MASHANTUCKET, Conn. — Rick Porcello’s former teammate, Max Scherzer, just signed a $210 million contract with the Washington Nationals. It’d be understandable if Porcello was licking his chops with free agency looming.
Porcello, who is set to hit the open market next offseason, could position himself for a nice payday with a strong season for the Boston Red Sox. But while the possibility is alluring, the 26-year-old suggested Saturday he’s more focused on getting acclimated with his new organization.
“I just got here and met the guys last night, so I think it’s premature for that,” said Porcello, who was acquired from the Detroit Tigers at last month’s Major League Baseball winter meetings. “I’m just trying to settle in and fit in with everybody and get to know the guys and get to know the staff.”
Porcello is coming off his best season to date. The right-hander finished with new bests in wins (15), ERA (3.43), innings (204 2/3), ERA+ (116), WHIP (1.23) and walks per nine innings (1.8). He was a key cog in the Tigers’ star-studded rotation despite often being overshadowed by the likes of Scherzer, Justin Verlander and David Price.
It’s unlikely Porcello will land a Scherzer-sized contract anytime soon — Scherzer’s deal is the largest ever given to a right-handed pitcher — but the market has been kind to starting pitchers in recent years. The reality isn’t lost on Porcello. It just isn’t his top priority one month after being dealt to Boston in exchange for outfielder Yoenis Cespedes, reliever Alex Wilson and minor leaguer Gabe Speier.
“It’s always strange, at least for me,” Porcello said Saturday at the Red Sox’s Baseball Winter Weekend event at Foxwoods Resort Casino. “Growing up, you played baseball because you love playing the sport, and then the money stuff gets thrown around.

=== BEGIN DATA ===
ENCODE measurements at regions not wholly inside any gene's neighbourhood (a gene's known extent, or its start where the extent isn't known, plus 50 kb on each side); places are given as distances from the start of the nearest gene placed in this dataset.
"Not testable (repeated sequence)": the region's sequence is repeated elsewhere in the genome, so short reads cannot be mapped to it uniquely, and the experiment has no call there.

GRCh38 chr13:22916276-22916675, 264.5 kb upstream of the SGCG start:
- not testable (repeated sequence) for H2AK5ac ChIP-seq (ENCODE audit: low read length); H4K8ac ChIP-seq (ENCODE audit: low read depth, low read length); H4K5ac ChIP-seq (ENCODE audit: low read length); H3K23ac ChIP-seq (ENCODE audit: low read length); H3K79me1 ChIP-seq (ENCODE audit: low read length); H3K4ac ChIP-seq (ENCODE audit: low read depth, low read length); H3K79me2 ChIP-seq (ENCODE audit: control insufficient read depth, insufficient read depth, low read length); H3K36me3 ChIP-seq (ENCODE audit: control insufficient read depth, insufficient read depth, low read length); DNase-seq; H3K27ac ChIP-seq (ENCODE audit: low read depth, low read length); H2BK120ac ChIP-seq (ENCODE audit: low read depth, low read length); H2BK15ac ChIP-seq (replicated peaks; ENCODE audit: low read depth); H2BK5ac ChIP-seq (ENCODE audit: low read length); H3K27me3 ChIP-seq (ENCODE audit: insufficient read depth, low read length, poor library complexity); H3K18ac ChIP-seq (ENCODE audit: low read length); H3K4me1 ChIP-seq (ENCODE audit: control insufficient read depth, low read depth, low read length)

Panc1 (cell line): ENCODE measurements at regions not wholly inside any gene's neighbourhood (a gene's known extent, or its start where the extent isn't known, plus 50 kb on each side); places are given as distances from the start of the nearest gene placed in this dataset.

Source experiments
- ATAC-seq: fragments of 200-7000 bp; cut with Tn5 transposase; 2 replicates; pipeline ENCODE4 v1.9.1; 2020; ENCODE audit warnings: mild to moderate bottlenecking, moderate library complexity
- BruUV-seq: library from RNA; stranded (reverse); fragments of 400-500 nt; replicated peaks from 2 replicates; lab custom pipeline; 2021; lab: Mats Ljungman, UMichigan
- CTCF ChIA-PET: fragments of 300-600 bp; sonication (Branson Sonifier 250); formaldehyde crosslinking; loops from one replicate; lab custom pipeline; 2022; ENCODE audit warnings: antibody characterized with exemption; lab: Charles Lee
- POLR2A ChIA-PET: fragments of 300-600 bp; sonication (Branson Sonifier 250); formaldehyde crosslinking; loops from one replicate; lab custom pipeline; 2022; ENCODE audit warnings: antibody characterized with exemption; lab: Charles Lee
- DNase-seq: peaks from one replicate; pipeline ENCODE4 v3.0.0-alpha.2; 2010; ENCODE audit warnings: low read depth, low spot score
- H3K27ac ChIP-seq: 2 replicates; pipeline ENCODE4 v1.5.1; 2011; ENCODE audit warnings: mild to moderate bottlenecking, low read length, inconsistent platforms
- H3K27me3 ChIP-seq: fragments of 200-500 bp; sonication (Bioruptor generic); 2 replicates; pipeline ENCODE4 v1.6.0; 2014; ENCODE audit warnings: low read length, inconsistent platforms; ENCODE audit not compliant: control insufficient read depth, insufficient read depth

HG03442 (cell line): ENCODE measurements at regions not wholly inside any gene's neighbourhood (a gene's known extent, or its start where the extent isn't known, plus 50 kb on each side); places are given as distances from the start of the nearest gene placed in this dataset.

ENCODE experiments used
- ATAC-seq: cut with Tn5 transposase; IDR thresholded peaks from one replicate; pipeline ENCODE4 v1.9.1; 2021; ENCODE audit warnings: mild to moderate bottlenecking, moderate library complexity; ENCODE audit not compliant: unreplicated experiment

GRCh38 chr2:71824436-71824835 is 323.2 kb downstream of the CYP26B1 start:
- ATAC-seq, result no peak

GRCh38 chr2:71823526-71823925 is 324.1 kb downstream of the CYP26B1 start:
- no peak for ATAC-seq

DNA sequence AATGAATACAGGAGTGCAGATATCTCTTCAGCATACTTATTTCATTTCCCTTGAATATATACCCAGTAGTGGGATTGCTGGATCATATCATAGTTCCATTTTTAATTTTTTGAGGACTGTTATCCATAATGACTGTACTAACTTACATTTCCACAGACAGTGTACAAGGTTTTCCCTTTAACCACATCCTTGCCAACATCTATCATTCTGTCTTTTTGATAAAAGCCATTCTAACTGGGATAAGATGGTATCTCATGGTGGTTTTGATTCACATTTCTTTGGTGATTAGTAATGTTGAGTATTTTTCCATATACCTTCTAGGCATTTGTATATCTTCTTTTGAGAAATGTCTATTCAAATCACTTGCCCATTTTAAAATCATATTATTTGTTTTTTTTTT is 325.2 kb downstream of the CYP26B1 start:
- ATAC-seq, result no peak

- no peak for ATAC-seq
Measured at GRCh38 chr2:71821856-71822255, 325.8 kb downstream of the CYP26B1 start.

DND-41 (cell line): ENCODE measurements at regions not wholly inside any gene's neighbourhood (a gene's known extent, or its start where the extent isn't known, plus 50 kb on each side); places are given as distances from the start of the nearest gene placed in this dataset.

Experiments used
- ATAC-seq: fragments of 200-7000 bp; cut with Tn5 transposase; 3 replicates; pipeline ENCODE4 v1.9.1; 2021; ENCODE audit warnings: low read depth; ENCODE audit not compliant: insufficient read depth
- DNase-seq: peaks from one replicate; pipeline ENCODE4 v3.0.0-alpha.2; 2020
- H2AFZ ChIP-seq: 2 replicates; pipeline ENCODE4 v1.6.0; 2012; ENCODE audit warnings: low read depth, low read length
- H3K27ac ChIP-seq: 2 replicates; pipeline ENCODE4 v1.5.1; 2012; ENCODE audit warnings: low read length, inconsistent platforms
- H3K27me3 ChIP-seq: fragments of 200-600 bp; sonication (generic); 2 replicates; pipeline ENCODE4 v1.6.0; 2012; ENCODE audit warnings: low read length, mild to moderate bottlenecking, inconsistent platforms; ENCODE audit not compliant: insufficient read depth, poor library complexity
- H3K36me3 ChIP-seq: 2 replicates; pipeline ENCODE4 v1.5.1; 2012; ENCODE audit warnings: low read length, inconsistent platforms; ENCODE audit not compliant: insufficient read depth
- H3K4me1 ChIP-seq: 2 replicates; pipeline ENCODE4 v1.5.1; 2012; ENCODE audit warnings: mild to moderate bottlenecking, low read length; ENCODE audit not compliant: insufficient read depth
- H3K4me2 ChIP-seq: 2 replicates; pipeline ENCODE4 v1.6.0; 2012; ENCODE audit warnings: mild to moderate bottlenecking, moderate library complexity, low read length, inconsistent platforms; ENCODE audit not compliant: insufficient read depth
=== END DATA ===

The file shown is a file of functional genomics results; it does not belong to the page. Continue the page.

“And obviously for somebody in a personal, financial standpoint, that’s a huge opportunity and a big thing to look at. But I think, at least for me, over the course of my career, no matter how much money I’d make, I’m not happy unless I’m playing well. That’s first and foremost.”
The Red Sox recently have been reluctant to hand out big-money contracts to pitchers. Look no further than Jon Lester’s free agency this offseason as proof. Porcello ultimately might represent an exception, largely because he turned 26 just last month, but it’s possible the sides simply will see how things turn out in 2015 before pursuing a potential extension.
“The most important thing in my mind is getting settled in in spring training. I’m going to head down there in a couple of days,” Porcello said. “Just getting off to a good start and really locking in and having a good year.
“Obviously the money is a huge benefit of playing this game, but for me, the most important thing is to make sure that I play well. I don’t care how much money you’re making. If you’re not playing well, then you’re not happy, if you’re a competitive person and care about it.”
Porcello texted Scherzer — a “lucky you-know-what,” in Porcello’s words — immediately after the 2013 American League Cy Young signed his record-setting contract. He congratulated him on becoming a rich man. Perhaps Scherzer someday will return the favor with a similar congratulatory text.
Don’t expect Porcello to stare at his phone in the meantime. There’s work to be done.
Thumbnail photo via Twitter/@mattpep15